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Judge: Girls' basketball games schedule not discriminatory

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A federal judge has ruled that 14 school corporations haven’t discriminated against girls’ basketball teams by scheduling more of their games on weeknights instead of weekends as compared to boys’ basketball games.

Amber Parker, the former girls’ basketball coach at Franklin County High School, filed the suit on behalf of her daughter, who played on the team, accusing the Indiana High School Athletic Association and 14 school districts in western and southwestern Indiana of discriminating against girls’ high school basketball programs. After Parker and her family moved out of state this year, Tammy Hurley and her daughter C.H., also a player, were added to the suit in July.

The plaintiffs claimed in Amber Parker, et al. v. Indiana High School Athletic Association, et al., No. 1:09-CV-885, that the IHSAA and the school districts violated Title IX and the 14th Amendment pursuant to 42 U.S.C. Section 1983 by scheduling the girls’ games on non-preferred dates and times, which are typically weeknights. The U.S. District Court in the Southern District of Indiana had previously dismissed the Title IX claim against the IHSAA, and granted the school districts' partial motion for summary judgment on the Section 1983 claims on Sept. 27, 2010. In an opinion released Wednesday, U.S. District Judge William Lawrence granted summary judgment in favor of the defendants on the remaining claims – the Title IX claim against the school districts and the Section 1983 claim against the IHSAA.

The plaintiffs asserted an equal treatment claim against the school districts based on the scheduling of boys’ and girls’ basketball games, but the 1979 Policy Interpretation of Title IX doesn’t require identical scheduling for boys’ and girls’ sports. Their scheduling doesn’t deprive the girls’ team of role models, inhibit their skills development, or prevent team building.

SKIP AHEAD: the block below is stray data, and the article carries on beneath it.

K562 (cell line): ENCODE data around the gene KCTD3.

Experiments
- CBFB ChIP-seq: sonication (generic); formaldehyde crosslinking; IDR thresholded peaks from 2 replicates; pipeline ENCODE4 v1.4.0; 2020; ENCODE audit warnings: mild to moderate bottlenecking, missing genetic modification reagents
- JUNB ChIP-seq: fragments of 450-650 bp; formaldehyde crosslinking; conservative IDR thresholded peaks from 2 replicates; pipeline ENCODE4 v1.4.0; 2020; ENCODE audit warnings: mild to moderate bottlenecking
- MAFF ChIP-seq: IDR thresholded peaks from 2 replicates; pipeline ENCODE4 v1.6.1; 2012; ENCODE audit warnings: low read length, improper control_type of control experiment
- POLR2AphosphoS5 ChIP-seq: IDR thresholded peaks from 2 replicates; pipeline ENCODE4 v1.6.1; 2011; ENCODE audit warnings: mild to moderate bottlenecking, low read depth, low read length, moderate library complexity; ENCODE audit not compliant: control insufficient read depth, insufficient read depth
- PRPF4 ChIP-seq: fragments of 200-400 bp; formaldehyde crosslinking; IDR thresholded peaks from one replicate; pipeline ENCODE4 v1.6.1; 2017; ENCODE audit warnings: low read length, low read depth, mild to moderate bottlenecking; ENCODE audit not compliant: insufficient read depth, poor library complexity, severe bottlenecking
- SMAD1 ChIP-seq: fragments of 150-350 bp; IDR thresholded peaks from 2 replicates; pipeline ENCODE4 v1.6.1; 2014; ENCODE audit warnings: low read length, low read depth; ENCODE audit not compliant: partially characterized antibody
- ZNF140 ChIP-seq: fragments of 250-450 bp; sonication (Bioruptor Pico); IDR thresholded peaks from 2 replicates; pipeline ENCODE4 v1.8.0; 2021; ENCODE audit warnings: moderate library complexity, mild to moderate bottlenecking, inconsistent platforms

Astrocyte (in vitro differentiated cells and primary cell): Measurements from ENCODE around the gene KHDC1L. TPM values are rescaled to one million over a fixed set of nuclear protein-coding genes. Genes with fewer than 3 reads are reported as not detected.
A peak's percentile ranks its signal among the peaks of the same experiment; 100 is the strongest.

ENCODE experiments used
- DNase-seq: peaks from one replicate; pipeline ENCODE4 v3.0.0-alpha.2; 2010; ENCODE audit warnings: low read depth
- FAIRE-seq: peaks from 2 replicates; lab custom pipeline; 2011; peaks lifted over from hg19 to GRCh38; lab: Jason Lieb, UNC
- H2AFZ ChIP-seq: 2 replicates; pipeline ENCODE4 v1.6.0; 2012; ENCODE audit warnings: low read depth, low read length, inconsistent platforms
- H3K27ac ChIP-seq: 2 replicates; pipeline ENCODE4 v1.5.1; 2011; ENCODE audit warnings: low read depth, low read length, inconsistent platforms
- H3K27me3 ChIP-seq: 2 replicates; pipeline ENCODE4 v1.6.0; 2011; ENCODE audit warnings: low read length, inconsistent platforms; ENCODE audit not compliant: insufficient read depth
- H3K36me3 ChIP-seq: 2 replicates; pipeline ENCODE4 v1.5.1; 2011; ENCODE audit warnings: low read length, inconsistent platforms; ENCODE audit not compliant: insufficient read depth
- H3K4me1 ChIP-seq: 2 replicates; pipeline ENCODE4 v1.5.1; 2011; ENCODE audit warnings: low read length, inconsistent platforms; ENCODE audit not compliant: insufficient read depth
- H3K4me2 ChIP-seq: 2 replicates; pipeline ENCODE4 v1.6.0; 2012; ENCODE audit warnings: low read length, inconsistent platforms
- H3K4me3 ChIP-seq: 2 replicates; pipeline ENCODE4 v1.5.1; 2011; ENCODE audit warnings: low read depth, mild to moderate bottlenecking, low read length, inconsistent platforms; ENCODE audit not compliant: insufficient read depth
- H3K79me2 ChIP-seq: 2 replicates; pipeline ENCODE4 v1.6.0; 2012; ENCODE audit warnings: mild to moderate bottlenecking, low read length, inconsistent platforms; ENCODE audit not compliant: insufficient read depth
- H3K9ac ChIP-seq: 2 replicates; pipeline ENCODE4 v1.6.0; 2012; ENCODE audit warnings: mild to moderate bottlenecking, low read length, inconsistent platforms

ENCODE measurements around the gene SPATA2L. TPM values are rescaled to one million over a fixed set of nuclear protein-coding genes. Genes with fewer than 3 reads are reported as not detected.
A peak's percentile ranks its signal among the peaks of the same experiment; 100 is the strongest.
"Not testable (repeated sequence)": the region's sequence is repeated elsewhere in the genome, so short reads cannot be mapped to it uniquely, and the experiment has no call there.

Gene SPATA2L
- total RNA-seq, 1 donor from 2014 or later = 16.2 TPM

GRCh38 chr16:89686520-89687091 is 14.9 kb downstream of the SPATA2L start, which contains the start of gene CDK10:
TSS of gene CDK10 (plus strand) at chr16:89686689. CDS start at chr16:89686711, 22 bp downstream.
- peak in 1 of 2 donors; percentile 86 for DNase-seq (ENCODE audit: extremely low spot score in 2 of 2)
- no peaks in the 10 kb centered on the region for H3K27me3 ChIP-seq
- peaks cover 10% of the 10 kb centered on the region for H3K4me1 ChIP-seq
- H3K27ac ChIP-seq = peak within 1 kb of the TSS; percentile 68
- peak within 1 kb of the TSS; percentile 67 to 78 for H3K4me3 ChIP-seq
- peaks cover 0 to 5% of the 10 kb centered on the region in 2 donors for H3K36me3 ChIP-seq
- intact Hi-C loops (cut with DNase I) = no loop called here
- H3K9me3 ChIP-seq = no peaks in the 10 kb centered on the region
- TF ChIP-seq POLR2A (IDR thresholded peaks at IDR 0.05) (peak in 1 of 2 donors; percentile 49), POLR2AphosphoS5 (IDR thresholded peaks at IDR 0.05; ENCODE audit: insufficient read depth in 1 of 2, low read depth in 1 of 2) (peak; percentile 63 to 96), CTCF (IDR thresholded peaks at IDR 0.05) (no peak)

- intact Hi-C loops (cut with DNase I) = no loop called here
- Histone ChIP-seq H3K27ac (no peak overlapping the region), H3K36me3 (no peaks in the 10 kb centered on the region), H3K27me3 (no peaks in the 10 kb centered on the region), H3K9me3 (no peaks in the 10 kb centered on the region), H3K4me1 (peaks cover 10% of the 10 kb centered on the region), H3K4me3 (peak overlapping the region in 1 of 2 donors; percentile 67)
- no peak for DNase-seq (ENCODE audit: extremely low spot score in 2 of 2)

“In short, the disparity in treatment in this case simply does not rise to the level seen in either Communities for Equity [v. Michigan High School Athletic Ass’n, 178 F.Supp 2d. 805 (W.D. Mich. 2001),] or McCormick [v. Sch. Dist. of Mamaroneck, 370 F.3d 275, 288 (2d Cir. 2004)]. The School Defendants’ treatment of the Plaintiffs does not result in a disparity that is so substantial that it denies the Plaintiffs equality of athletic opportunity,” wrote the judge.

Judge Lawrence noted the novel theory the plaintiffs used to try to hold the IHSAA liable for its “deliberate indifference to gender-based discrimination” even though the IHSAA isn’t responsible for the schedules. The plaintiffs argued the IHSAA turned a blind eye to the discriminatory scheduling, and by not mandating gender equality, the organization facilitated the gender-based discrimination.

“The problem with the Plaintiffs’ argument is that despite their rhetoric, they have not cited a single federal case that supports using a deliberate indifference theory to hold the IHSAA liable in this situation,” he wrote. “Just because the Plaintiffs have allegedly suffered an injury does not mean that they can hold the IHSAA liable.”

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  1. I grew up on a farm and live in the county and it's interesting that the big industrial farmers like Jeff Shoaf don't live next to their industrial operations...